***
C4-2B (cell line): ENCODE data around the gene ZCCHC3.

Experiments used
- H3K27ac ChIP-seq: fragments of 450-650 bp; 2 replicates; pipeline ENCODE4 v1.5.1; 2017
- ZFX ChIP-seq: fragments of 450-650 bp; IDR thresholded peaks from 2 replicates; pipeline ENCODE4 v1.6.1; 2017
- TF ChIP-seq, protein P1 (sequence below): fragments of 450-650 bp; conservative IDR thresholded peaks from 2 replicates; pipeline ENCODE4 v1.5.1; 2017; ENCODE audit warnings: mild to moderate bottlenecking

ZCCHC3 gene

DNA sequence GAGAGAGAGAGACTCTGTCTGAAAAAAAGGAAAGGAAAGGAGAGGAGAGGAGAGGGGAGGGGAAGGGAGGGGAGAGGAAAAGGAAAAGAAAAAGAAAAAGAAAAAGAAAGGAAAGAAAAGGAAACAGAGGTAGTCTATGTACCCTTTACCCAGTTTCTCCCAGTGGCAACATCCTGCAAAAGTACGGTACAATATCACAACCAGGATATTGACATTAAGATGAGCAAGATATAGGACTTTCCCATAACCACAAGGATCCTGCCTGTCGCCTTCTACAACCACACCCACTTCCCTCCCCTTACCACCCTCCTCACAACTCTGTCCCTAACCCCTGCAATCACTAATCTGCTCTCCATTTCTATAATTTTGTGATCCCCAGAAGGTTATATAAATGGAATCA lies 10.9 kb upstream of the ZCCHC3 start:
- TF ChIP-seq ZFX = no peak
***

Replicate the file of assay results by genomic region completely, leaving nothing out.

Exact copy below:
C4-2B (cell line): ENCODE data around the gene ZCCHC3.

Experiments used
- H3K27ac ChIP-seq: fragments of 450-650 bp; 2 replicates; pipeline ENCODE4 v1.5.1; 2017
- ZFX ChIP-seq: fragments of 450-650 bp; IDR thresholded peaks from 2 replicates; pipeline ENCODE4 v1.6.1; 2017
- TF ChIP-seq, protein P1 (sequence below): fragments of 450-650 bp; conservative IDR thresholded peaks from 2 replicates; pipeline ENCODE4 v1.5.1; 2017; ENCODE audit warnings: mild to moderate bottlenecking

ZCCHC3 gene

DNA sequence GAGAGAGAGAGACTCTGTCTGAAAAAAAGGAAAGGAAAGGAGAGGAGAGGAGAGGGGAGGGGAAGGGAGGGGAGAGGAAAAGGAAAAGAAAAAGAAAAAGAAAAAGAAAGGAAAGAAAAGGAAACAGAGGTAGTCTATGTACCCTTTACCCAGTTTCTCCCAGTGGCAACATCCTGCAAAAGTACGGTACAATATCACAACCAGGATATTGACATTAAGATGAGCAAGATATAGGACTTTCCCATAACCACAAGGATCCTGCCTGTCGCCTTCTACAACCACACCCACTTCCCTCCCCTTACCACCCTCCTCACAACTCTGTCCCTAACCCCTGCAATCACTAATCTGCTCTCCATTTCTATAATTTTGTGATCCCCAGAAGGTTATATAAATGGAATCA lies 10.9 kb upstream of the ZCCHC3 start:
- TF ChIP-seq ZFX = no peak